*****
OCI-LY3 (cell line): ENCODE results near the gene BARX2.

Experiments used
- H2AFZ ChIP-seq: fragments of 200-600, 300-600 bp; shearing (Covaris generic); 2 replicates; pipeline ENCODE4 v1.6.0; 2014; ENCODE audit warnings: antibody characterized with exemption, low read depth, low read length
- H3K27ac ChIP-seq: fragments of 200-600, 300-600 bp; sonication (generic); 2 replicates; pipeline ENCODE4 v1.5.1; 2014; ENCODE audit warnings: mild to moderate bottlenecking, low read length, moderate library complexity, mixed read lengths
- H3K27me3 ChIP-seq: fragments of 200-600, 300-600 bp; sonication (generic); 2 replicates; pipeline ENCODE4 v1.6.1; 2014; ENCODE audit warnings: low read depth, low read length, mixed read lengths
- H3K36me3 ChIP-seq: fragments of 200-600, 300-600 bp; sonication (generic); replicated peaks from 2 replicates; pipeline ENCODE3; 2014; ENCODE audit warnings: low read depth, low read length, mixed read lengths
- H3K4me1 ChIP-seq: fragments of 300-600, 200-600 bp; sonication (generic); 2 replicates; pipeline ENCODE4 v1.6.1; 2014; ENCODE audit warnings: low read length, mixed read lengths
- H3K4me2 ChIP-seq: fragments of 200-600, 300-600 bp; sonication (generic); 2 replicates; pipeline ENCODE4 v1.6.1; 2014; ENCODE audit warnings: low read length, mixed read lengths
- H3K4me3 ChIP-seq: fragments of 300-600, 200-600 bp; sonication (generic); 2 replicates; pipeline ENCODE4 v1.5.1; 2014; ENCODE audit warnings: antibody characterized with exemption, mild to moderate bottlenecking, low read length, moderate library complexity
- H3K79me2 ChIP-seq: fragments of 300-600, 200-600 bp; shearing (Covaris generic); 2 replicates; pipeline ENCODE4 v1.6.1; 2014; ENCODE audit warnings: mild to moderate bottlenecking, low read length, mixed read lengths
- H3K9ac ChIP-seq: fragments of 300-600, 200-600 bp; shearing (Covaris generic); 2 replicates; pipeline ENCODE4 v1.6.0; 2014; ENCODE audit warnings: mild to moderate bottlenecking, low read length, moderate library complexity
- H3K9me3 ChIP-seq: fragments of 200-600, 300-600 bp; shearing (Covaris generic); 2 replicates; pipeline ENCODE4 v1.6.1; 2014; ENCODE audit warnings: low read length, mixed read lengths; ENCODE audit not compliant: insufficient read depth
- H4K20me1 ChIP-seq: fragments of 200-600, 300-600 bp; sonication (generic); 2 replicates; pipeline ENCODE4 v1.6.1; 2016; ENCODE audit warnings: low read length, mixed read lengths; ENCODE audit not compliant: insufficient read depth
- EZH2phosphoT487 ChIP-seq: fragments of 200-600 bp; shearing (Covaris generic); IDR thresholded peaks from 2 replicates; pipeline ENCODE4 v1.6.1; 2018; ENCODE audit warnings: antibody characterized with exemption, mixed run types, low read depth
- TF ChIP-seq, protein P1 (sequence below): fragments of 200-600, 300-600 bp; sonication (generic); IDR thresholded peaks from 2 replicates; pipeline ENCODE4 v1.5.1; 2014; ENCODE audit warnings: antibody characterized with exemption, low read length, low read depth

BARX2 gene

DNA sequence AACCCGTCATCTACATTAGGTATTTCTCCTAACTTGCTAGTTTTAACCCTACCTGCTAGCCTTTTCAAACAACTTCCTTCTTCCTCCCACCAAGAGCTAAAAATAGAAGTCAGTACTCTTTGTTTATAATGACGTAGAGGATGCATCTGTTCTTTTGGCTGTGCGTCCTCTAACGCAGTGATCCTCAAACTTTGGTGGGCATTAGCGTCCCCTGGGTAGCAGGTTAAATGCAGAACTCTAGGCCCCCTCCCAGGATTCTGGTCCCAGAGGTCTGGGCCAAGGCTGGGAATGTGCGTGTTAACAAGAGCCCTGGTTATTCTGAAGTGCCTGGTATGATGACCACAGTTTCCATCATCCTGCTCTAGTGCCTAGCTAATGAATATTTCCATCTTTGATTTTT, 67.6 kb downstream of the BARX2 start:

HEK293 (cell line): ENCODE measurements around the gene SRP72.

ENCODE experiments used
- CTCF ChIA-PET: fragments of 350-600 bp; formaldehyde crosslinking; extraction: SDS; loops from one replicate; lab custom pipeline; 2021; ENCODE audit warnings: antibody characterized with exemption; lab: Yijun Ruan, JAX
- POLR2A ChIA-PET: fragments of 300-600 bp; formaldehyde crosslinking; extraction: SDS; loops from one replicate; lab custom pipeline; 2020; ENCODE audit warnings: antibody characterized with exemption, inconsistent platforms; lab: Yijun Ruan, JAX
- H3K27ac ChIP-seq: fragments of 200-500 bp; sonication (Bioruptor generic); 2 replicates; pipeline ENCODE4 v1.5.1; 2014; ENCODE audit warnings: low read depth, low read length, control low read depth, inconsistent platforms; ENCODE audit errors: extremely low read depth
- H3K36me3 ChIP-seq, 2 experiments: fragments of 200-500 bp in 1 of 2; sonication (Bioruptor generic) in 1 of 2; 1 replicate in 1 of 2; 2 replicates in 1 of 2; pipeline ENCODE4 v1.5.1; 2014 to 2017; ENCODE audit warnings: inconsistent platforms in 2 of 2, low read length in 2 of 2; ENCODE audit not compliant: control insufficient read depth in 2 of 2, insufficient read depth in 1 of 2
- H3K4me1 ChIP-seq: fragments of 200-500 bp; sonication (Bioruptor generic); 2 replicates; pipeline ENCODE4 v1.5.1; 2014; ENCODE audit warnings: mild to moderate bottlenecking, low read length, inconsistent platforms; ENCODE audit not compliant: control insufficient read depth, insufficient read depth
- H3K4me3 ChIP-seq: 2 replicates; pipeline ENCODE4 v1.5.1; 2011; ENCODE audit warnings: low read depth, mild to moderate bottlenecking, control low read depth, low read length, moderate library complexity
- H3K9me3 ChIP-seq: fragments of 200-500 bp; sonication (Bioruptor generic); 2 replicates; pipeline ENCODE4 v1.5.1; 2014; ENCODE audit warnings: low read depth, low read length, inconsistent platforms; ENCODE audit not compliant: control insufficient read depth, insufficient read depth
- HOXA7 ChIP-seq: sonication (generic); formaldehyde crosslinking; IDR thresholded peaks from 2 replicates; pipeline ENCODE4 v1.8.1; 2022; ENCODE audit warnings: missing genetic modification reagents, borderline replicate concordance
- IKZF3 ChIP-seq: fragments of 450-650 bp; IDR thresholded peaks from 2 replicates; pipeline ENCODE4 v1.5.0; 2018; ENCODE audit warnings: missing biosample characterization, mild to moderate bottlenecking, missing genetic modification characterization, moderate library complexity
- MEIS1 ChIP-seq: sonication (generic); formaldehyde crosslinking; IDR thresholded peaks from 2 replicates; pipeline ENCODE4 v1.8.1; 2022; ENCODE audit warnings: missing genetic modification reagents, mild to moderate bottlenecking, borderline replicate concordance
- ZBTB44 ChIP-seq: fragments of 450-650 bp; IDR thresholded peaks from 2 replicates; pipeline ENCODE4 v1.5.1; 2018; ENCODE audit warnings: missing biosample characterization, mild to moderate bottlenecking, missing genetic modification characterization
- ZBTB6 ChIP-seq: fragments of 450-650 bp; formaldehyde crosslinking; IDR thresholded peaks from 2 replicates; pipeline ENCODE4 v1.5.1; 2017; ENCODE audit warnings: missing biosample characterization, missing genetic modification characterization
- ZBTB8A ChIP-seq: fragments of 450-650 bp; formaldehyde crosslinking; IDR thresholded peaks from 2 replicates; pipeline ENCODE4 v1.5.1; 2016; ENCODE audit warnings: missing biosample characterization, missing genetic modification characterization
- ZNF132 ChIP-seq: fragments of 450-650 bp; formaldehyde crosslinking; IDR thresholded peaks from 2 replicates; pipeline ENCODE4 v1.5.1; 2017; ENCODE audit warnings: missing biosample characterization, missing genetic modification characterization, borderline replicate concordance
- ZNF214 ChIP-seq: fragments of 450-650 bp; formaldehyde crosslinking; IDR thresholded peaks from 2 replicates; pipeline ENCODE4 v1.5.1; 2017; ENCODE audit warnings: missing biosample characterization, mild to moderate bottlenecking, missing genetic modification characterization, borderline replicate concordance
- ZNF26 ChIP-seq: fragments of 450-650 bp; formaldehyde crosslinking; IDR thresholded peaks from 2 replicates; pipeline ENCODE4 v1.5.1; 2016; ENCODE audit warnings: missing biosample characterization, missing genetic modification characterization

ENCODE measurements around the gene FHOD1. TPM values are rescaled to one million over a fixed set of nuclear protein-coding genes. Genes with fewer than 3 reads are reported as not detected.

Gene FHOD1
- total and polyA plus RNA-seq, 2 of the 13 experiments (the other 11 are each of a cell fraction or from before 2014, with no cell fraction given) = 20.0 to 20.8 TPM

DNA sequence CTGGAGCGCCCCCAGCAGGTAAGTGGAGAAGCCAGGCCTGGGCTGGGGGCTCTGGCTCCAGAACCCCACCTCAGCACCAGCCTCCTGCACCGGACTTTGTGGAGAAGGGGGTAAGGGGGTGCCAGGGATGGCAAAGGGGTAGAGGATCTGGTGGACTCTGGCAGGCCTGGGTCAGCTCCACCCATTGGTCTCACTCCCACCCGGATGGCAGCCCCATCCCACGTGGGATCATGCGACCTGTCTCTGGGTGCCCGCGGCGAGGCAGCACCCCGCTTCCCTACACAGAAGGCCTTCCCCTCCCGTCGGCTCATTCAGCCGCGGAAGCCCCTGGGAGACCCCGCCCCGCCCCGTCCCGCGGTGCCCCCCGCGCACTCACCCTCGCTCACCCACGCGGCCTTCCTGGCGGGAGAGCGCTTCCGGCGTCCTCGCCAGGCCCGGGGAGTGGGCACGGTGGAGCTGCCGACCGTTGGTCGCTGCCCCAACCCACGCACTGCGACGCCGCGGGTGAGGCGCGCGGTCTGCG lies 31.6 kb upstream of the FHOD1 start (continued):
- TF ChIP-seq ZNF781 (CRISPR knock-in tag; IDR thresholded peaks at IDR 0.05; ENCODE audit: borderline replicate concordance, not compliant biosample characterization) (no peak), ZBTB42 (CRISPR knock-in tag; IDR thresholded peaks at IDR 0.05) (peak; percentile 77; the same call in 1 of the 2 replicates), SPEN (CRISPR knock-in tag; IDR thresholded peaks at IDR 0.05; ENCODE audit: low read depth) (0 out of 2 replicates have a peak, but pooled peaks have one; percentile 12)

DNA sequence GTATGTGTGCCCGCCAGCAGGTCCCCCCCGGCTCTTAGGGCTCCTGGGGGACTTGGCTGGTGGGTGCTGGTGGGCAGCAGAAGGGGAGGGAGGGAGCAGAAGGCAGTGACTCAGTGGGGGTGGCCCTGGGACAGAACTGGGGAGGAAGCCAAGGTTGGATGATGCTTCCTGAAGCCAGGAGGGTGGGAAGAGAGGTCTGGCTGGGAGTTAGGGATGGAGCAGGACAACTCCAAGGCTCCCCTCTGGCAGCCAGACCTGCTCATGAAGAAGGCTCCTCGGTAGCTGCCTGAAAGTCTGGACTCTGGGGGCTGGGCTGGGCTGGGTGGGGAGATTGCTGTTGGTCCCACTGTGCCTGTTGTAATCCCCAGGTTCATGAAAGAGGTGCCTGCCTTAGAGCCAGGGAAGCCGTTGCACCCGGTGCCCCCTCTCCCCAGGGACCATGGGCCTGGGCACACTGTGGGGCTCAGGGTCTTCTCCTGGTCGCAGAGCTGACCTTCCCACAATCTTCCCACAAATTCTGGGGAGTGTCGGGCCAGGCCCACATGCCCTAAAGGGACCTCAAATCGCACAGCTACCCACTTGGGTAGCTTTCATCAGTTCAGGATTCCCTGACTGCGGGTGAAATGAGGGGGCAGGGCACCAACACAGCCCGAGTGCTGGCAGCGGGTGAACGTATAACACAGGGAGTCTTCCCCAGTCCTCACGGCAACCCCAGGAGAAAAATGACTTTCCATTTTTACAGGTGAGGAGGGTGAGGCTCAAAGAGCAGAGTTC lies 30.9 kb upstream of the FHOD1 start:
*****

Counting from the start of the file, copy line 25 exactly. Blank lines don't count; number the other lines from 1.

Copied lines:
- H3K4me3 ChIP-seq: 2 replicates; pipeline ENCODE4 v1.5.1; 2011; ENCODE audit warnings: low read depth, mild to moderate bottlenecking, control low read depth, low read length, moderate library complexity